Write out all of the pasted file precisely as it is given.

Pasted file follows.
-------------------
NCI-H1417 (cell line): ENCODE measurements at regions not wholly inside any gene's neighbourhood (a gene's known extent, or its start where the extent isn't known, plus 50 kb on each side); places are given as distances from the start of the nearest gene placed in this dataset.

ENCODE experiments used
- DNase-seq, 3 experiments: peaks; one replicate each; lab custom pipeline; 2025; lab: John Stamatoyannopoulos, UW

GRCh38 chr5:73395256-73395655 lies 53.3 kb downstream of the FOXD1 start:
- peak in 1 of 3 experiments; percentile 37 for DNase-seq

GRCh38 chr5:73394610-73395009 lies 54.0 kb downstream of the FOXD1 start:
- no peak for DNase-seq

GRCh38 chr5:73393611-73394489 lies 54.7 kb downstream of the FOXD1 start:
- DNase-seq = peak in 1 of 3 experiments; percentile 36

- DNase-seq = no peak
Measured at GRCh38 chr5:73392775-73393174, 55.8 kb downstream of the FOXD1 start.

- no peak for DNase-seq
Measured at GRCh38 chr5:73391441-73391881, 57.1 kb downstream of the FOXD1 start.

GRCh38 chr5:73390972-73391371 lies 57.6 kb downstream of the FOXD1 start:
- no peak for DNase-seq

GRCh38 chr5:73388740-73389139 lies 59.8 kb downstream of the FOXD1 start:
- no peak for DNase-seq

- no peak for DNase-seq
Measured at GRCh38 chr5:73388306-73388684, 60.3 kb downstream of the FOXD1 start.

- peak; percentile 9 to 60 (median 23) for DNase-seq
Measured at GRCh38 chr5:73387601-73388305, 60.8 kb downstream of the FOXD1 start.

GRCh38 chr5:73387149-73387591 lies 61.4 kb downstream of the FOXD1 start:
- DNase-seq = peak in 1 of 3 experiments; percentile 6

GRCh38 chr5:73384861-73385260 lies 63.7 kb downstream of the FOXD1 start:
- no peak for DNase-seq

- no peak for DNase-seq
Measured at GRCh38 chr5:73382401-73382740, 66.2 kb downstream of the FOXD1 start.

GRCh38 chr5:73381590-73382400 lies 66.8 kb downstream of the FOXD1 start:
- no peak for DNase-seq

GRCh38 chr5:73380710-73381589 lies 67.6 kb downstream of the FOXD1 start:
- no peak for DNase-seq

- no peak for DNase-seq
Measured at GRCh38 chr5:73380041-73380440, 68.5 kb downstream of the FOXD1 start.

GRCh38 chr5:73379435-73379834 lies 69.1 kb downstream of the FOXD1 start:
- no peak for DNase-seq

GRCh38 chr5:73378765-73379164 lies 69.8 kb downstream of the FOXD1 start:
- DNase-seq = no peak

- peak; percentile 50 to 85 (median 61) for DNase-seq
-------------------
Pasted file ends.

NCI-H1417 (cell line): ENCODE measurements at regions not wholly inside any gene's neighbourhood (a gene's known extent, or its start where the extent isn't known, plus 50 kb on each side); places are given as distances from the start of the nearest gene placed in this dataset.

ENCODE experiments used
- DNase-seq, 3 experiments: peaks; one replicate each; lab custom pipeline; 2025; lab: John Stamatoyannopoulos, UW

GRCh38 chr5:73395256-73395655 lies 53.3 kb downstream of the FOXD1 start:
- peak in 1 of 3 experiments; percentile 37 for DNase-seq

GRCh38 chr5:73394610-73395009 lies 54.0 kb downstream of the FOXD1 start:
- no peak for DNase-seq

GRCh38 chr5:73393611-73394489 lies 54.7 kb downstream of the FOXD1 start:
- DNase-seq = peak in 1 of 3 experiments; percentile 36

- DNase-seq = no peak
Measured at GRCh38 chr5:73392775-73393174, 55.8 kb downstream of the FOXD1 start.

- no peak for DNase-seq
Measured at GRCh38 chr5:73391441-73391881, 57.1 kb downstream of the FOXD1 start.

GRCh38 chr5:73390972-73391371 lies 57.6 kb downstream of the FOXD1 start:
- no peak for DNase-seq

GRCh38 chr5:73388740-73389139 lies 59.8 kb downstream of the FOXD1 start:
- no peak for DNase-seq

- no peak for DNase-seq
Measured at GRCh38 chr5:73388306-73388684, 60.3 kb downstream of the FOXD1 start.

- peak; percentile 9 to 60 (median 23) for DNase-seq
Measured at GRCh38 chr5:73387601-73388305, 60.8 kb downstream of the FOXD1 start.

GRCh38 chr5:73387149-73387591 lies 61.4 kb downstream of the FOXD1 start:
- DNase-seq = peak in 1 of 3 experiments; percentile 6

GRCh38 chr5:73384861-73385260 lies 63.7 kb downstream of the FOXD1 start:
- no peak for DNase-seq

- no peak for DNase-seq
Measured at GRCh38 chr5:73382401-73382740, 66.2 kb downstream of the FOXD1 start.

GRCh38 chr5:73381590-73382400 lies 66.8 kb downstream of the FOXD1 start:
- no peak for DNase-seq

GRCh38 chr5:73380710-73381589 lies 67.6 kb downstream of the FOXD1 start:
- no peak for DNase-seq

- no peak for DNase-seq
Measured at GRCh38 chr5:73380041-73380440, 68.5 kb downstream of the FOXD1 start.

GRCh38 chr5:73379435-73379834 lies 69.1 kb downstream of the FOXD1 start:
- no peak for DNase-seq

GRCh38 chr5:73378765-73379164 lies 69.8 kb downstream of the FOXD1 start:
- DNase-seq = no peak

- peak; percentile 50 to 85 (median 61) for DNase-seq